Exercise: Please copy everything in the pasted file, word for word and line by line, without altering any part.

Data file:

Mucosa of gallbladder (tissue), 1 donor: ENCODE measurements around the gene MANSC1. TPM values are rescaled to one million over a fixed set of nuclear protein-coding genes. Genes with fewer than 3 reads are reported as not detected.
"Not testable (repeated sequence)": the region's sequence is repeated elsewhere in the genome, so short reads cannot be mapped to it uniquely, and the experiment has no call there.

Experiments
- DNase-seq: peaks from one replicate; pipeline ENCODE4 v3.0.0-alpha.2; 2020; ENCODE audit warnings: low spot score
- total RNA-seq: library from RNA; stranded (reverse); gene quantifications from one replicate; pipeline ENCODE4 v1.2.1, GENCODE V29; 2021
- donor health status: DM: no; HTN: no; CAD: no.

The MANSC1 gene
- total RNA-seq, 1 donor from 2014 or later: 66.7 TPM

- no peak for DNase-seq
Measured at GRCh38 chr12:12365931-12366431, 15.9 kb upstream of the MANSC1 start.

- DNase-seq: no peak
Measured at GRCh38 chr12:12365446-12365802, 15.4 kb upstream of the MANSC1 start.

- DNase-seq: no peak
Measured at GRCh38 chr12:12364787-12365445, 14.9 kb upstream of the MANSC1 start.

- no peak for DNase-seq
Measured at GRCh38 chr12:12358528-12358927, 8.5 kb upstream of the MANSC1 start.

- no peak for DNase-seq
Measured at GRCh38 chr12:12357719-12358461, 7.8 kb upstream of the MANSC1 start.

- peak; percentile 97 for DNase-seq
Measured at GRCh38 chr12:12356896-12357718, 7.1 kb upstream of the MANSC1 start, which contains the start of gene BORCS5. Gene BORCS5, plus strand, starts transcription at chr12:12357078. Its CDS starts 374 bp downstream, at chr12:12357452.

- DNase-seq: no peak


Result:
Mucosa of gallbladder (tissue), 1 donor: ENCODE measurements around the gene MANSC1. TPM values are rescaled to one million over a fixed set of nuclear protein-coding genes. Genes with fewer than 3 reads are reported as not detected.
"Not testable (repeated sequence)": the region's sequence is repeated elsewhere in the genome, so short reads cannot be mapped to it uniquely, and the experiment has no call there.

Experiments
- DNase-seq: peaks from one replicate; pipeline ENCODE4 v3.0.0-alpha.2; 2020; ENCODE audit warnings: low spot score
- total RNA-seq: library from RNA; stranded (reverse); gene quantifications from one replicate; pipeline ENCODE4 v1.2.1, GENCODE V29; 2021
- donor health status: DM: no; HTN: no; CAD: no.

The MANSC1 gene
- total RNA-seq, 1 donor from 2014 or later: 66.7 TPM

- no peak for DNase-seq
Measured at GRCh38 chr12:12365931-12366431, 15.9 kb upstream of the MANSC1 start.

- DNase-seq: no peak
Measured at GRCh38 chr12:12365446-12365802, 15.4 kb upstream of the MANSC1 start.

- DNase-seq: no peak
Measured at GRCh38 chr12:12364787-12365445, 14.9 kb upstream of the MANSC1 start.

- no peak for DNase-seq
Measured at GRCh38 chr12:12358528-12358927, 8.5 kb upstream of the MANSC1 start.

- no peak for DNase-seq
Measured at GRCh38 chr12:12357719-12358461, 7.8 kb upstream of the MANSC1 start.

- peak; percentile 97 for DNase-seq
Measured at GRCh38 chr12:12356896-12357718, 7.1 kb upstream of the MANSC1 start, which contains the start of gene BORCS5. Gene BORCS5, plus strand, starts transcription at chr12:12357078. Its CDS starts 374 bp downstream, at chr12:12357452.

- DNase-seq: no peak